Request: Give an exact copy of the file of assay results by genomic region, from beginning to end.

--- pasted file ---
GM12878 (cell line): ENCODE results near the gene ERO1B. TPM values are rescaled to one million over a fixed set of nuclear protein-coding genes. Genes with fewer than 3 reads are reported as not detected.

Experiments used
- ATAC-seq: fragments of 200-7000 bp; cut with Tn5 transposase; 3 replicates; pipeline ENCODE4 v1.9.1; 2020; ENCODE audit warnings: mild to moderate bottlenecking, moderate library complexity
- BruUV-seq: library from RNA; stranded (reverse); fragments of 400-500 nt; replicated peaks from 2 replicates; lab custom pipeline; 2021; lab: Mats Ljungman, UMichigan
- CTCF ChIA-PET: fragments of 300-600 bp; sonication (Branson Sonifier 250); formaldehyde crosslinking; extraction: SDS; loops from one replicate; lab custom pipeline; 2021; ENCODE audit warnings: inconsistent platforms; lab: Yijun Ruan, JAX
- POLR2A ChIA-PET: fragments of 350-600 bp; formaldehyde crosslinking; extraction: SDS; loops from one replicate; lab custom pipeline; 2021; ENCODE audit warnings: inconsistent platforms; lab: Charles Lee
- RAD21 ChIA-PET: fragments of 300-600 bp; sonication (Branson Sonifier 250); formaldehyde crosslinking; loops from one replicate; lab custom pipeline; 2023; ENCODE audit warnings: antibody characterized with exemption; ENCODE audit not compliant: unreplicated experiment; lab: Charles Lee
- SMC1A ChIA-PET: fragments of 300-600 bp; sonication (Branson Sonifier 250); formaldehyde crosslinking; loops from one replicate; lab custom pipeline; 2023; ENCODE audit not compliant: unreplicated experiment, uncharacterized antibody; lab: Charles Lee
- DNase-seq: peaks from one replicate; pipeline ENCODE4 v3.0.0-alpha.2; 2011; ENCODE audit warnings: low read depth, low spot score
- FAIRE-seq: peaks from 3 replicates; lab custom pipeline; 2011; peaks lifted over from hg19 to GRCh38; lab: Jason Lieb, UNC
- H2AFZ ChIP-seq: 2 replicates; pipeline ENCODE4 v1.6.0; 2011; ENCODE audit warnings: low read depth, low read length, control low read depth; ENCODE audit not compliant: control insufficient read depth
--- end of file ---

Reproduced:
GM12878 (cell line): ENCODE results near the gene ERO1B. TPM values are rescaled to one million over a fixed set of nuclear protein-coding genes. Genes with fewer than 3 reads are reported as not detected.

Experiments used
- ATAC-seq: fragments of 200-7000 bp; cut with Tn5 transposase; 3 replicates; pipeline ENCODE4 v1.9.1; 2020; ENCODE audit warnings: mild to moderate bottlenecking, moderate library complexity
- BruUV-seq: library from RNA; stranded (reverse); fragments of 400-500 nt; replicated peaks from 2 replicates; lab custom pipeline; 2021; lab: Mats Ljungman, UMichigan
- CTCF ChIA-PET: fragments of 300-600 bp; sonication (Branson Sonifier 250); formaldehyde crosslinking; extraction: SDS; loops from one replicate; lab custom pipeline; 2021; ENCODE audit warnings: inconsistent platforms; lab: Yijun Ruan, JAX
- POLR2A ChIA-PET: fragments of 350-600 bp; formaldehyde crosslinking; extraction: SDS; loops from one replicate; lab custom pipeline; 2021; ENCODE audit warnings: inconsistent platforms; lab: Charles Lee
- RAD21 ChIA-PET: fragments of 300-600 bp; sonication (Branson Sonifier 250); formaldehyde crosslinking; loops from one replicate; lab custom pipeline; 2023; ENCODE audit warnings: antibody characterized with exemption; ENCODE audit not compliant: unreplicated experiment; lab: Charles Lee
- SMC1A ChIA-PET: fragments of 300-600 bp; sonication (Branson Sonifier 250); formaldehyde crosslinking; loops from one replicate; lab custom pipeline; 2023; ENCODE audit not compliant: unreplicated experiment, uncharacterized antibody; lab: Charles Lee
- DNase-seq: peaks from one replicate; pipeline ENCODE4 v3.0.0-alpha.2; 2011; ENCODE audit warnings: low read depth, low spot score
- FAIRE-seq: peaks from 3 replicates; lab custom pipeline; 2011; peaks lifted over from hg19 to GRCh38; lab: Jason Lieb, UNC
- H2AFZ ChIP-seq: 2 replicates; pipeline ENCODE4 v1.6.0; 2011; ENCODE audit warnings: low read depth, low read length, control low read depth; ENCODE audit not compliant: control insufficient read depth